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20

Protestants do not see that Christ ever instructed his followers to pray (only to baptize) "in the name of the Father, and of the Son, and of the Holy Spirit". On the other hand, Christians are repeatedly called to invoke the name of the Lord: To the church of God in Corinth, to those sanctified in Christ Jesus and called to be his holy people, together ...


14

The Bible in no place says that you can possibly pray too much. In fact, it says just the opposite. Not only in the passage in Luke, but also in 1 Thessalonialns 5:17, which says we should be praying continually. Like most "contradictions' this one is simple to resolve by showing that the problem arises from taking verses out of context. (See Rules ...


12

First, it is valuable in this answer to distinguish between the pious practice of individuals, and small groups of believers, on the one hand, and the official formularies of the larger group, on the other. It may be that among Roman Catholics, there are those who use the full Trinitarian formula to begin and end an individual prayer, and perhaps every ...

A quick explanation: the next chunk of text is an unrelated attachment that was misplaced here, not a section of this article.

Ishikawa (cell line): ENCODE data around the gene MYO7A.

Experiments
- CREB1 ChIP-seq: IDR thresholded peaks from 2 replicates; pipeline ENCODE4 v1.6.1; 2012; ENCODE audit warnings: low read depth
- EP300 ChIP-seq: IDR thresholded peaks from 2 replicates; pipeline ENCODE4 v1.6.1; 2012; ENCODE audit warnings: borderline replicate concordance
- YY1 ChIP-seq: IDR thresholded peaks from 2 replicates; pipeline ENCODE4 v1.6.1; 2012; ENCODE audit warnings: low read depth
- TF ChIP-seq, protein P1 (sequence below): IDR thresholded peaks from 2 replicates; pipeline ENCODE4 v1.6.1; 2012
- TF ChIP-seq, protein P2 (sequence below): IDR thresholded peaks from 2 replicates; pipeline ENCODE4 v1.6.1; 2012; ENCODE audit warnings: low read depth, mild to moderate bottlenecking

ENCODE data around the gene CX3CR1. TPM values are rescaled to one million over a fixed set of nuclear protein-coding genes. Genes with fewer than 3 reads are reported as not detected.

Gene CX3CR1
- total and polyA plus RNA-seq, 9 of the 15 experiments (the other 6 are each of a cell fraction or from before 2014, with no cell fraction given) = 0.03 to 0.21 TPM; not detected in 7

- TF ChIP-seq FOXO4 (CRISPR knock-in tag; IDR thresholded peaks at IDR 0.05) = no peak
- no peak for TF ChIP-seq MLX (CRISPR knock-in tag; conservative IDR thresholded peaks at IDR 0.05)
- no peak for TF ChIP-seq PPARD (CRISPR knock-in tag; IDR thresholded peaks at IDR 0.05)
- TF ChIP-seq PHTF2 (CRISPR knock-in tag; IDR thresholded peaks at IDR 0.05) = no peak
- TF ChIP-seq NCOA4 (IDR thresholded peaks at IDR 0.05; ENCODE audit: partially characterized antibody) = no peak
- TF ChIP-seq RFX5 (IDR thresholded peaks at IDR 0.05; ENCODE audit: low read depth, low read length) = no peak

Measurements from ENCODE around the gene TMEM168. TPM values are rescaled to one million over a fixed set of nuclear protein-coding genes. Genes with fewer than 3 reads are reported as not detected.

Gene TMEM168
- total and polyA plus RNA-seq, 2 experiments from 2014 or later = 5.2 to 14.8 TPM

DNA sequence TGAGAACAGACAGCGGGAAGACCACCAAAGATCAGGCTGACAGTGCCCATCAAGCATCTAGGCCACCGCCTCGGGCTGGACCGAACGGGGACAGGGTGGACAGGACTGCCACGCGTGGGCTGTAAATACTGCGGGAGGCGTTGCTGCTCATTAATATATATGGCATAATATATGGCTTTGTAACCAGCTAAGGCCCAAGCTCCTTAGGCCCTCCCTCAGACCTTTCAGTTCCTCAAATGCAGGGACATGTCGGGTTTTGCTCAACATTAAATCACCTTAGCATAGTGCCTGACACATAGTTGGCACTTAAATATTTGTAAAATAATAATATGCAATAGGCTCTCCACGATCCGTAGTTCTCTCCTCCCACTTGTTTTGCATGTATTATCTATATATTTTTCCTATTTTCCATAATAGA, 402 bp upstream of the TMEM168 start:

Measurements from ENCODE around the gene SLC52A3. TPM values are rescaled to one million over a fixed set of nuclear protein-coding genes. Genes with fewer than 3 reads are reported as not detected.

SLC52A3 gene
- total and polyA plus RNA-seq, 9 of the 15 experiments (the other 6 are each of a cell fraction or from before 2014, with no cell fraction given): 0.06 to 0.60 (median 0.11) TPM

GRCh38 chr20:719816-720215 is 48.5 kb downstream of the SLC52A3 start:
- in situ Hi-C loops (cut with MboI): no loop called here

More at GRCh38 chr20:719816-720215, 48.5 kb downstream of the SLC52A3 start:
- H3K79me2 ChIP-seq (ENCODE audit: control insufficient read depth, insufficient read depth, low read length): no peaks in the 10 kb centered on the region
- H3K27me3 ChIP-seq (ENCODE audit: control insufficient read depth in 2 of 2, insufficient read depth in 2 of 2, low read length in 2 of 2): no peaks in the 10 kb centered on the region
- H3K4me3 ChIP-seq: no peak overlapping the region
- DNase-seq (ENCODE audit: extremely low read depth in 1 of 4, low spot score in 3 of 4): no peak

11

The earliest may not be easy to find, but I'll put a marker down. St Ephraim the Syrian, who died in 373, prayed: Ye victorious martyrs who endured torments gladly for the sake of the God and Saviour; ye who have boldness of speech towards the Lord Himself; ye saints, intercede for us who are timid and sinful men, full of sloth, that the grace of Christ ...


9

There is one God who has revealed himself in three persons. The vast majority of Christians across all major sects agree that Jesus is both the Son of God and God. This has been articulated many mays, but is not easy to explain in the confines of language. He is not the "son" as is a physical offspring as the result of sexual relations, but in another ...


8

Protestantism is so broad that you can't avoid getting a broad answer. As the protestant church has no official head there is no official answer and there was never an official LOTH rejection meeting. Furthermore, some Protestant denominations still do practice LOTH. The best you can do in this case is summarize the most common Protestant beliefs and come up ...


8

Intercession is not the same as mediation! As other answers have said perfectly adequately, there is plenty of biblical support for interceding for one another and the example of the Apostle Paul requesting this intercession from other (living!) saints; although there is no particular scriptural warrant to explicitly endorse asking for such intercession ...